After three decades of playing bad guys and mercenary-heroes in movies both big and small, Danny Trejo recently slipped into a new role, one that doesn’t require any sucker punches or fake blood splatters. For the last year and a half, the star of the Machete franchise has played the part of the expansion-minded restaurateur, and it suits him well. Trejo and his partners Ash Shah and Jeff Georgino have opened two taquerias, a food truck, and a doughnut shop in the Los Angeles area, all of which feature the actor’s familiar face plastered all over the place. As Anthony Bourdain recently noted, people love Danny Trejo, and watching the actor work the room at one of his restaurants, it’s clear that he loves his fans, too.
Trejo’s life wasn’t always so rosy. As a young man growing up in Los Angeles, he got involved with crime and wound up in a series of California state prisons, including Soledad, where he spent time in solitary confinement. After leaving prison in 1969, Trejo connected with AA and Narcotics Anonymous, and decided to devote his life to youth drug counseling. While working with a young actor on a movie set in 1985, he got pulled on camera as an extra, and thus, his career as an actor was born. His IMDB page currently lists 339 acting credits.
Eater recently chatted with the movie star about why, in his early seventies, he decided to jump into the restaurant game.
How does it feel to be a newly-minted restaurateur?
Danny Trejo: Yeah, restaurateur. I like that.
Why did you get into restaurants?
You know what? It’s a secret. My mom was an unbelievable cook when she was alive. In a Latino family, in a Mexican family, at the first of the month, you had great meals. But toward the end of the month, you were inventing stuff. And she would make these meals and I’d say, “Mom what is this?” And she’d say, “I mixed it, just eat it.” But it was delicious. So I always joked with her, “Mom, we’ve got to start a restaurant.” Now my dad, he was kind of the Mexican Archie Bunker — this was in the ’50s. So every time we’d talk about a restaurant, he would say, “Hey, I’ve got a kitchen right there, okay? You just go ahead, I’ll get you a new refrigerator.” So we’d just laugh and every time we wanted to piss him off, we’d just start talking about a menu.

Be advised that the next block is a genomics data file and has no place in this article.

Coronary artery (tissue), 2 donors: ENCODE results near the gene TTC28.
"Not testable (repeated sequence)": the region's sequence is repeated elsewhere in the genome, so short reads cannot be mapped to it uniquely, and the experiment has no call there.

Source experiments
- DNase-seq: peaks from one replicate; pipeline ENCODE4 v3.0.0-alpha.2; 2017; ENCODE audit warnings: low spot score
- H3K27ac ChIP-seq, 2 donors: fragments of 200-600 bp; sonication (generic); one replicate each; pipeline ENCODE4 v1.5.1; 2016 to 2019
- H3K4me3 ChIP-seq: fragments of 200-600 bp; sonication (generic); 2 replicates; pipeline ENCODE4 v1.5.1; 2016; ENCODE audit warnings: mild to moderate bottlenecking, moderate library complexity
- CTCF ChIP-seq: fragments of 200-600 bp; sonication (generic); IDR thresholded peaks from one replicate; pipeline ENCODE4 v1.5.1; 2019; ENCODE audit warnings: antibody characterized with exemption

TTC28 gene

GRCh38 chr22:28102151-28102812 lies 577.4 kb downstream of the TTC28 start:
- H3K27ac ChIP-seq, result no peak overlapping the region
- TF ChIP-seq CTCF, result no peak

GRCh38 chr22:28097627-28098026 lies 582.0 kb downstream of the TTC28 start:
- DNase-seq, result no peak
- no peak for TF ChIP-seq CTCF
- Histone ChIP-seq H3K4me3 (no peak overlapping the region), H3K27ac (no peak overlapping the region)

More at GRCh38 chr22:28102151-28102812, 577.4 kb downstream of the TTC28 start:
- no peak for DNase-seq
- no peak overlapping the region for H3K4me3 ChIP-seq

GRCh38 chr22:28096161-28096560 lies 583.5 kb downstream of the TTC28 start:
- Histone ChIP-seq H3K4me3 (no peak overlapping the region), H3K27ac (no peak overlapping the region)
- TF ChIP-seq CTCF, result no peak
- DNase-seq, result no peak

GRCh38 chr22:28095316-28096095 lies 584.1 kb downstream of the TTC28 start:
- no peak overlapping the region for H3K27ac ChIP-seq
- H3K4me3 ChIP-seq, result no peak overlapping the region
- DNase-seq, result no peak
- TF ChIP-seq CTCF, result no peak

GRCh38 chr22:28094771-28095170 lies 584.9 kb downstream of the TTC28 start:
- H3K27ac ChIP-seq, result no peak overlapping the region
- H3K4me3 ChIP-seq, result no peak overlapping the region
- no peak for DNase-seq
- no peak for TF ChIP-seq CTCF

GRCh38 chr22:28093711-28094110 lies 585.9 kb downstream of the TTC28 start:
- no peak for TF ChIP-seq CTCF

After she passed away, I was doing a film called Bad Ass with Craig Moss, he was the director. One of the producers was a guy named Ash Shah, and he noticed that I loved eating good food, and he said, “Danny why don’t you open a restaurant?” And, jokingly, I said, “Trejo’s tacos.” And then we did Badass, Badass 2, and Badass 3, all directed by Craig Moss — I’m getting ready to do another film with him called Social Security. And after we did Badass on the Bayou, Ash came to me with a business plan, and it was the first business plan that somebody brought me where I didn’t have to put up $500,000. I took it to my agent Gloria Hinojosa, and Mari Matekel, my secretary — because behind every good man there’s got to be a couple of good women, or you’re dead. And they kinda said, “Wow you can’t lose. This is a great business investment.”